A twenty-three-year-old Amil Vernon Wittenberger was living in Jamestown and working for the Missouri Highway Department when he received some sage advice from a supervisor who believed the U.S. would soon be drawn into World War II—voluntarily enlist and have some choice in the direction of your military career. Heeding the suggestion, Wittenberger was inducted into the U.S. Army Air Corps at Jefferson Barracks on December 27, 1940.
“From Jefferson Barracks, he was sent to Chicago for aircraft maintenance training at a site known as Aeronautical University,” said the veteran’s son, Denny Wittenberger, who has painstakingly researched and detailed his father’s military service.
When his initial training as a mechanic was completed, the young airman was transferred to Selfridge Field, Michigan, where he was introduced to maintenance requirements for the P-40 Warhawk, a single-engine fighter manufactured by Curtiss-Wright. As the late veteran’s son explained, his time at the Michigan airfield introduced him to a group of iconic aviators who performed some of the most legendary aviation missions of the war.
“While he was there, they were assembling the P-40s for the Flying Tigers, who distinguished themselves defending China while fighting the Japanese,” said Denny Wittenberger. “My father told me years later that he volunteered to join them, but they declined his offer because at that time, he had not yet received the required training and experience.”
This only delayed his inevitable deployment overseas, and the mechanic was soon sent to the next destination in his military aircraft maintenance instruction—Dale Mabry Field near Tallahassee, Florida. It was here that he transitioned to working on another fighter aircraft, the Republic P-47 Thunderbolt. Several weeks later, he reported to Eglin Air Force Base (Florida), where he refined his skills by continuing to perform maintenance on the P-47s.
“He and my mother, whom he had known before the war, were married during this timeframe and while my father was performing his military duties on the base, my mother taught school on the campus of the University of Florida,” said Denny Wittenberger. “Dad wasn’t there much longer because he was transferred to Lakeland, Florida, to learn maintenance on the new P-51 Mustangs,” he added.
In his book Allison-Engined P-51 Mustang, Martyn Chorlton wrote of the aircraft, “It was popular with all who flew it and no less popular with those who kept it flying.” The author further noted, “The increased range was a godsend and the increased speed a bonus …”
Assigned to the 458th Squadron of the 506th Fighter Group, the training Wittenberger received thus far culminated in combat application when the squadron received notice they were deploying to Iwo Jima in early 1945. U.S forces had captured the islands at a great cost in lives, and the U.S. Navy Seabees Construction Battalions were rebuilding Japanese runways to accommodate the squadron’s aircraft.
“Their aircraft began providing fighter escorts for the B-29s during long-range bombing missions against Japanese targets,” explained Denny Wittenberger. “These missions were often eight hours round-trip and sometimes included strafing missions if a target of opportunity was identified,” he added.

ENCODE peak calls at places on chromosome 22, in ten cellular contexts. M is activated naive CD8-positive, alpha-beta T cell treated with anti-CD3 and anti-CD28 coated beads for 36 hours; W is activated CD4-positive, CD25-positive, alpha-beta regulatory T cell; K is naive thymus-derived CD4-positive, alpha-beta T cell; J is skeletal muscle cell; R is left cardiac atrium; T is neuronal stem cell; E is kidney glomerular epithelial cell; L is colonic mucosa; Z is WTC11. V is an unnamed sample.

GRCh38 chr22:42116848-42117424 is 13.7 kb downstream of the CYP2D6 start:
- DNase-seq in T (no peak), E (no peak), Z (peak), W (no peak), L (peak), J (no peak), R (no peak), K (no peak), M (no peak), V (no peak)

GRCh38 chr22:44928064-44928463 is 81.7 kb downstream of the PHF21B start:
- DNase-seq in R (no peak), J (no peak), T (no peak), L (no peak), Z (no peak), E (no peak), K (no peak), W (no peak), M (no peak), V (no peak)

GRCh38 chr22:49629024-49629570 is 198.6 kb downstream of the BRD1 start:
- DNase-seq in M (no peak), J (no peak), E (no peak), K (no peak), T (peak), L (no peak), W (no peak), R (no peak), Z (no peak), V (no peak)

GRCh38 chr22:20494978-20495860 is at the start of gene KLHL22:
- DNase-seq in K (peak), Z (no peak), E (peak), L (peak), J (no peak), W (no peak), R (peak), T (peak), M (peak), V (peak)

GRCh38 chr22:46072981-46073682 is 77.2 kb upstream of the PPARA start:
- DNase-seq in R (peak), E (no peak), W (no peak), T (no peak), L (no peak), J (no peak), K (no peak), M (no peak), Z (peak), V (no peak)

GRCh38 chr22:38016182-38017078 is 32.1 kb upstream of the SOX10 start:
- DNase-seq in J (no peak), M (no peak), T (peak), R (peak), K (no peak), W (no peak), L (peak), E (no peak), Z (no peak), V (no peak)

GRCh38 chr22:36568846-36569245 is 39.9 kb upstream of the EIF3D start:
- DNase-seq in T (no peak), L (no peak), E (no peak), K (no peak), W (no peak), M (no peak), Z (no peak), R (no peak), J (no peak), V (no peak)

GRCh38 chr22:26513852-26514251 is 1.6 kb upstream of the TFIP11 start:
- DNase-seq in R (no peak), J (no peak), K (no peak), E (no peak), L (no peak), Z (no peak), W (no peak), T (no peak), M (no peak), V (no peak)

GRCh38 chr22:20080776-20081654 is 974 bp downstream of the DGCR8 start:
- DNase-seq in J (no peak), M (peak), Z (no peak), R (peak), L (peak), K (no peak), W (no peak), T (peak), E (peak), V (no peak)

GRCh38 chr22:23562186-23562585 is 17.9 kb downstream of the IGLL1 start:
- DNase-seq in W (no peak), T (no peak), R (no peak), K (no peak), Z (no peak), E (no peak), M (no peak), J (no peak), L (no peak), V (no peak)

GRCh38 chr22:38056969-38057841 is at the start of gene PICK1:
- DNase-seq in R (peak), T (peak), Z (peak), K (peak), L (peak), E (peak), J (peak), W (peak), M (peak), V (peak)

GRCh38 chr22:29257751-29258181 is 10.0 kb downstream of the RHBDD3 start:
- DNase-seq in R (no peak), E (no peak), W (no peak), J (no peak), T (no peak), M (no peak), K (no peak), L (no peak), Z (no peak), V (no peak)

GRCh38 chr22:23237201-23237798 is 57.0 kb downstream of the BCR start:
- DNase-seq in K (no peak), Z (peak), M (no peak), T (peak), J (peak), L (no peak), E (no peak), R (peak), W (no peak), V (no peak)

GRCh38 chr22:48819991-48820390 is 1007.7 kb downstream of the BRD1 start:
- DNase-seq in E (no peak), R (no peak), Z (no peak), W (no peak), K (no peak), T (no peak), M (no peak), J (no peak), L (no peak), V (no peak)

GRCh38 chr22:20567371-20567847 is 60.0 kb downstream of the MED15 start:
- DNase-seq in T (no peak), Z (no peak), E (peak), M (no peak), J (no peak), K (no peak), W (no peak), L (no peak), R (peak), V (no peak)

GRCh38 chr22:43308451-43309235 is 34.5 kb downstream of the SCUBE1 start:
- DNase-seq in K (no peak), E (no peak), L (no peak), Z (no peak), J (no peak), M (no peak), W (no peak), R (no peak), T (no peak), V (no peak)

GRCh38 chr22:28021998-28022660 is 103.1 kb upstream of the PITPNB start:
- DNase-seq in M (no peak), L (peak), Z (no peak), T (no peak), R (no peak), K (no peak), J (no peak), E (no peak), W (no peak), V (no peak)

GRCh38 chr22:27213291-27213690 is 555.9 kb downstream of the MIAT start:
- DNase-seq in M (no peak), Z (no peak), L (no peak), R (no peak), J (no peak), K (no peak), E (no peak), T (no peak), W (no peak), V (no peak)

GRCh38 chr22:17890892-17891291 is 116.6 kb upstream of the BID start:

Achieving the rank of master sergeant, Wittenberger became the line sergeant for the squadron, having the responsibility for the overall maintenance for the planes of the squadron along with the eighty-four personnel and twenty-seven planes under his supervision and care. For the next several months, until the Japanese surrender, Wittenberger and his crew worked long hours to ensure their planes were ready for the next day’s missions. In a citation Wittenberger received from the commander of the 458th Fighter Squadron in September 1945, it was noted he “established a brilliant record of leadership” in addition to “… laboring many arduous hours at night with poor lighting facilities, (and overcoming) all obstacles confronted him.”
The veteran would be awarded two Bronze Star medals “for meritorious service in connection with military operations against an enemy of the United States …”
His son explained, “After serving four years and ten months on active duty, my father received his discharge on November 9, 1945. He returned to Jamestown and began life as a farmer while also operating the Jamestown Mercantile for a number of years.”
The veteran and his wife went on to raise one son. In later years, Wittenberger became a union electrician for Meyer Electric, retiring after working at the Callaway Nuclear Plant. Prior to his passing in 1993, his son explained, the veteran attended some of the reunions held for his squadron.
“There was a saying by one of the airman that the 506th was one of the last fighter squadrons to fight since they got there in early 1945, and the first ones forgotten,” said his son. “And when I attended the reunions with my father, it seemed like the pilots got all of the attention and the maintenance people were overlooked.” He added, “When those planes returned from a mission back in the war, those maintenance crews worked all night to make sure they were ready to go on the next mission. There were an incredible number of man-hours invested in that effort and I just want to make sure the dedication of my father and the maintenance crews is never forgotten.”
Jeremy P. Ämick writes on behalf of the Silver Star Families of America.
Jeremy P. Amick is a military historian and author dedicated to preserving our nation's military legacies.